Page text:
Date: 14 November 2018
Time: 12:45 - 13:30 (Lunch available from 12:35)
Room: RA 1501 (Ravelijn)
Speaker: Katharina Proksch (University of Göttingen).
Title: Statistical Inference for Molecules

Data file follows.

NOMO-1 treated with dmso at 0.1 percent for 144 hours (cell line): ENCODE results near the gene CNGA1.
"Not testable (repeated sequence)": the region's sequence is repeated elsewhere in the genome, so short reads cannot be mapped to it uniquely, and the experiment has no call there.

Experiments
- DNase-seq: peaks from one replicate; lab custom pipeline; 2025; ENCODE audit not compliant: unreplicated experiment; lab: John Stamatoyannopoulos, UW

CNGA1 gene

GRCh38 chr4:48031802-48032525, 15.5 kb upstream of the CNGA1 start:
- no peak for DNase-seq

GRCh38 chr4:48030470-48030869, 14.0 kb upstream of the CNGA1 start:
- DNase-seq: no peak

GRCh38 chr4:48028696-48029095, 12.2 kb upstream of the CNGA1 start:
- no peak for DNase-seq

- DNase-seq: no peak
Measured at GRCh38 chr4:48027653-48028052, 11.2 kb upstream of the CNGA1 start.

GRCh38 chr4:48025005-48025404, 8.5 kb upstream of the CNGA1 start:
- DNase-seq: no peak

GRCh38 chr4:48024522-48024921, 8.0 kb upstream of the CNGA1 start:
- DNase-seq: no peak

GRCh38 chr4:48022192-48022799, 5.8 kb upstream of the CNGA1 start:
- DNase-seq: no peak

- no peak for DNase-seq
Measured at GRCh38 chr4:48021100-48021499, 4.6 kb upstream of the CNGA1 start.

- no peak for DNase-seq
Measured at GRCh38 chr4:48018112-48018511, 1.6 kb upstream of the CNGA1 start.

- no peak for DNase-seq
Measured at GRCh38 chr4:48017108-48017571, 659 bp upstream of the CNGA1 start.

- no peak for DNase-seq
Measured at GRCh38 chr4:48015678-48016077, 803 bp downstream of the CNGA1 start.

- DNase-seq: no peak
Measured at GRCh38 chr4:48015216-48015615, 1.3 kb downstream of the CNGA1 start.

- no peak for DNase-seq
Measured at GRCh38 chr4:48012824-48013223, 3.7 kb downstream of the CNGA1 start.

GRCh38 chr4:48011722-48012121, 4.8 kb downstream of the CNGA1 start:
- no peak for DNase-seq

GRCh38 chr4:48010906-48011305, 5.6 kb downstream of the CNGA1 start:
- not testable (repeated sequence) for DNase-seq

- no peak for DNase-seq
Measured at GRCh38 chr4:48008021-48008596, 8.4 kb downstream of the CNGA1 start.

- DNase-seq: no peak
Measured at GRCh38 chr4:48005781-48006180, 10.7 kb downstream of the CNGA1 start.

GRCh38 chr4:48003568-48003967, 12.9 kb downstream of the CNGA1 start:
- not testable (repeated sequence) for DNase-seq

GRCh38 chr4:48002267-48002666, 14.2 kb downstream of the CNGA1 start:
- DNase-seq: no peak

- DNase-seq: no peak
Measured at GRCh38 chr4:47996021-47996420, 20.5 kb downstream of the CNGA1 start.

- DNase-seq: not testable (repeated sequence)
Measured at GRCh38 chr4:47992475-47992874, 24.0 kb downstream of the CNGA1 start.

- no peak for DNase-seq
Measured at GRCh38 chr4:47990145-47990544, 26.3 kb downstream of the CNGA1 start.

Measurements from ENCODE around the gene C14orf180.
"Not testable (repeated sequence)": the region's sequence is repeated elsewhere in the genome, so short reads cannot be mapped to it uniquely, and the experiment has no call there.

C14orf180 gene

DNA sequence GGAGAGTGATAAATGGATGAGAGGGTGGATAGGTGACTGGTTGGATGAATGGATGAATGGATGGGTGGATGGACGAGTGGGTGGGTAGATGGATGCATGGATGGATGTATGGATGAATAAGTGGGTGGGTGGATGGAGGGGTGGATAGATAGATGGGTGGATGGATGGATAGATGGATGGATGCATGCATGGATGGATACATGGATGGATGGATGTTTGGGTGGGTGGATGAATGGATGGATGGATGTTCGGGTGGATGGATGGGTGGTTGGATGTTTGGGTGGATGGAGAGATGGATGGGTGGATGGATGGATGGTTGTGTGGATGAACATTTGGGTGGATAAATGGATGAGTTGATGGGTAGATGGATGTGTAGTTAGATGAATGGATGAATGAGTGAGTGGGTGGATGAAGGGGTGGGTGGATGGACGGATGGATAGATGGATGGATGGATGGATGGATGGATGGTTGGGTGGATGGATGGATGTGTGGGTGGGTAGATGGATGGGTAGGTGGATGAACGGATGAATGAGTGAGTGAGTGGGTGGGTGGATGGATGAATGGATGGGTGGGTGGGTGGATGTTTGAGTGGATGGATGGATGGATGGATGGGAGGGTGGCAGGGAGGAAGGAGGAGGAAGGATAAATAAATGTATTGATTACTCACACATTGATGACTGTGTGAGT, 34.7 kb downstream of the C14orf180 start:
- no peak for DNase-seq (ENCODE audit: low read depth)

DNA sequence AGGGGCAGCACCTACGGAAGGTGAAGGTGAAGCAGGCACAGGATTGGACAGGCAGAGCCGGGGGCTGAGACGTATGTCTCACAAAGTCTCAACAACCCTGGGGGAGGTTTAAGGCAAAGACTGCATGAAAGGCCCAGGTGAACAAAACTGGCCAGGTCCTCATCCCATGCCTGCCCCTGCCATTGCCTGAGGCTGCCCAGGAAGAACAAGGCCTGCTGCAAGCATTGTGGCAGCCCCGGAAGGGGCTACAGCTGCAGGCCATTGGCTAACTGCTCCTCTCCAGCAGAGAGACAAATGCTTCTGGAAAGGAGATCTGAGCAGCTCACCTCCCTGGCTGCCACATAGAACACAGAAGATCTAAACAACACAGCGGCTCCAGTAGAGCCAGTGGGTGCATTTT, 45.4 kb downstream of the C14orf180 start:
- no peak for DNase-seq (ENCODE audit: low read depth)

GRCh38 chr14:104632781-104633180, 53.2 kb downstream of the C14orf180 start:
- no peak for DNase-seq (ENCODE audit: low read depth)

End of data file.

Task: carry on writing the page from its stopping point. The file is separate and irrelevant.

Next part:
Nowadays it is possible to image ﬂuorescent probes on a sub-diﬀraction spatial resolution due to super-resolving scanning microscopes like STED or RESOLFT. This recent increase in resolution allows to visualize biochemical processes on a nanometer scale such that inference on the level of single molecules is now a reasonable goal in ﬂuorescence microscopy. However, these new imaging techniques do not provide directly accessible information about the (spa-tial and numeral) distribution of molecules, but only about the total brightness distribution. In this talk, we discuss options to infer on the number and locations of molecules in a given sample based on a hybrid algorithm, which oﬀers both the segmentation of an image as well as estimates of the local numbers of molecules, while it preserves uniform conﬁdence about all statements. The proposed method allows for the construction of a novel, automatized statistical analysis tool for scanning microscopy via a molecular map, that is, a graphical presentation of locations as well as local numbers of molecules and corresponding uniform conﬁdence statements. It is based on a sound statistical model, which connects both the local brightness and molecule distributions with the fact that a single molecule can emit only one photon at a time (antibunching). More precisely, our method is built on rigor-ous statistical convolution modeling of higher order photon coincidences and an approach on hot spot detection in heterogeneous data via multiscale scan statistics. We demonstrate the functionality of the molecular map by means of data examples from STED ﬂuorescence microscopy. This is joint work with Jan Keller, Axel Munk and Frank Werner.